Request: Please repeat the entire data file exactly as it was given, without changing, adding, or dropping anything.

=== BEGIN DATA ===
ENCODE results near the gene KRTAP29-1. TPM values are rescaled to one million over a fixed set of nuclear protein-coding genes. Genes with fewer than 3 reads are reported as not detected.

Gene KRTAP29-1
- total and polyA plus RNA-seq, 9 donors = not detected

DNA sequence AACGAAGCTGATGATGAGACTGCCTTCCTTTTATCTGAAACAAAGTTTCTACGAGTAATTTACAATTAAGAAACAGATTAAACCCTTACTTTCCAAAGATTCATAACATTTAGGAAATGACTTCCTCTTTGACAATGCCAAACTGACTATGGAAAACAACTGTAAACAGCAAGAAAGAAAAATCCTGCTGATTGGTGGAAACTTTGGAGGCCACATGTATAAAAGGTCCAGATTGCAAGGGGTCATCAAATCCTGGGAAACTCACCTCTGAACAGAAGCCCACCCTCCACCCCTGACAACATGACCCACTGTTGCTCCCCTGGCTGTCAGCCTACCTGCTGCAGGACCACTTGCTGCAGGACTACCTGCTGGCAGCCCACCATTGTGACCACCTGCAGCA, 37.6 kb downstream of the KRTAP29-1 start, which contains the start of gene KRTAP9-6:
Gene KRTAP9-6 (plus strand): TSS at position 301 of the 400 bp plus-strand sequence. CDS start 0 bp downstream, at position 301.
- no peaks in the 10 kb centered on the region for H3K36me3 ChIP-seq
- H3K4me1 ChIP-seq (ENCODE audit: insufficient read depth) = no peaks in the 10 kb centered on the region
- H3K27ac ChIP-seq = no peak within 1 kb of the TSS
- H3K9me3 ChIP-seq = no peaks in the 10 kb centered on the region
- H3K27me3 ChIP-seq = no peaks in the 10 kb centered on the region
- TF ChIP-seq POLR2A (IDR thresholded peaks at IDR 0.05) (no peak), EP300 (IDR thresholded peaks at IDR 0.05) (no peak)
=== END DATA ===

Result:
ENCODE results near the gene KRTAP29-1. TPM values are rescaled to one million over a fixed set of nuclear protein-coding genes. Genes with fewer than 3 reads are reported as not detected.

Gene KRTAP29-1
- total and polyA plus RNA-seq, 9 donors = not detected

DNA sequence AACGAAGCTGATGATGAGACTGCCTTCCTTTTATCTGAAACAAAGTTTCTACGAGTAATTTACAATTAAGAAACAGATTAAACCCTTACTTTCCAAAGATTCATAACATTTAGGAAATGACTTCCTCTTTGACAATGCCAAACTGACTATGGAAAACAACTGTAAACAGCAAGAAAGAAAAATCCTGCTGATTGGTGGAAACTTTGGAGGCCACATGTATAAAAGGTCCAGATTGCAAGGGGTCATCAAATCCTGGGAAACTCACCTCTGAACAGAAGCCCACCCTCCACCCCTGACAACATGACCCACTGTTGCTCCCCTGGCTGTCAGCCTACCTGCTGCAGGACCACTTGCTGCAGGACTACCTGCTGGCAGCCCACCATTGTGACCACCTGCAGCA, 37.6 kb downstream of the KRTAP29-1 start, which contains the start of gene KRTAP9-6:
Gene KRTAP9-6 (plus strand): TSS at position 301 of the 400 bp plus-strand sequence. CDS start 0 bp downstream, at position 301.
- no peaks in the 10 kb centered on the region for H3K36me3 ChIP-seq
- H3K4me1 ChIP-seq (ENCODE audit: insufficient read depth) = no peaks in the 10 kb centered on the region
- H3K27ac ChIP-seq = no peak within 1 kb of the TSS
- H3K9me3 ChIP-seq = no peaks in the 10 kb centered on the region
- H3K27me3 ChIP-seq = no peaks in the 10 kb centered on the region
- TF ChIP-seq POLR2A (IDR thresholded peaks at IDR 0.05) (no peak), EP300 (IDR thresholded peaks at IDR 0.05) (no peak)